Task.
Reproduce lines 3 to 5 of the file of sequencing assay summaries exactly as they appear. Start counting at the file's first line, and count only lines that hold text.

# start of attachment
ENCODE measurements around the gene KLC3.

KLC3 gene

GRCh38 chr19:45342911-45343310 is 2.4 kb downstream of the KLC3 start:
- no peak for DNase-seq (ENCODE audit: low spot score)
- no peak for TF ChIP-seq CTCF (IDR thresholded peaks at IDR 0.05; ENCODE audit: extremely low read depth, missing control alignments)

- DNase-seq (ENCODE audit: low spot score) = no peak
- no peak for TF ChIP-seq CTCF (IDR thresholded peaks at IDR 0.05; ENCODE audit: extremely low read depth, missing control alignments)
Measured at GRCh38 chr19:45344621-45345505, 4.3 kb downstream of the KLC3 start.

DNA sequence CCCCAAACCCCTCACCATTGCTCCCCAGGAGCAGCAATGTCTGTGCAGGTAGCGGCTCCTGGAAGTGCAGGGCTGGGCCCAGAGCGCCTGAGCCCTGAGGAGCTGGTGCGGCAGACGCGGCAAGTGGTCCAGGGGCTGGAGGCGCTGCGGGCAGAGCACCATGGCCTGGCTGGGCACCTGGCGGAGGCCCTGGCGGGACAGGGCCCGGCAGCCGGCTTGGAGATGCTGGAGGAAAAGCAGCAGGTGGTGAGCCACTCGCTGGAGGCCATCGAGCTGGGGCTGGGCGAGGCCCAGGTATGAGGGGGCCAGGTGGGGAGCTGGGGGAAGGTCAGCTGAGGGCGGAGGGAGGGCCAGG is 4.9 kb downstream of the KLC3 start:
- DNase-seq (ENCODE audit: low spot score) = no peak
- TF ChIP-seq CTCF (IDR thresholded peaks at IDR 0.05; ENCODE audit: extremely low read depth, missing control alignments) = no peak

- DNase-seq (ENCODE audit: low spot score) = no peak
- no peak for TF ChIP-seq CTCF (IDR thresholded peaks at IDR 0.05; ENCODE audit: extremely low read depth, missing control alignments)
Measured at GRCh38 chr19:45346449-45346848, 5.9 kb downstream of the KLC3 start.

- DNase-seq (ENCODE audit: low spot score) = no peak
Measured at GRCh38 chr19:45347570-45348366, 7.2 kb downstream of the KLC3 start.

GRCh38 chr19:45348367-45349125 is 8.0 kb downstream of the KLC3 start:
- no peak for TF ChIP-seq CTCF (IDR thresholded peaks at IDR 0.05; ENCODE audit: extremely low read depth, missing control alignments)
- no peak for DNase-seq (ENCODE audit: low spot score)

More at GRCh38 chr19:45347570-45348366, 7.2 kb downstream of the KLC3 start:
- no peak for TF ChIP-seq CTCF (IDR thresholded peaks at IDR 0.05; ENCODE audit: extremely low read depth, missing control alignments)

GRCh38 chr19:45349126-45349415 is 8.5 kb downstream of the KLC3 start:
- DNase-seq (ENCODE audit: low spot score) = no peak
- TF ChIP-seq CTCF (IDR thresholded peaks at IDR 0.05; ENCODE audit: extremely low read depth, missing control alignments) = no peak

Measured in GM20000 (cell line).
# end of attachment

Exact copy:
GRCh38 chr19:45342911-45343310 is 2.4 kb downstream of the KLC3 start:
- no peak for DNase-seq (ENCODE audit: low spot score)
- no peak for TF ChIP-seq CTCF (IDR thresholded peaks at IDR 0.05; ENCODE audit: extremely low read depth, missing control alignments)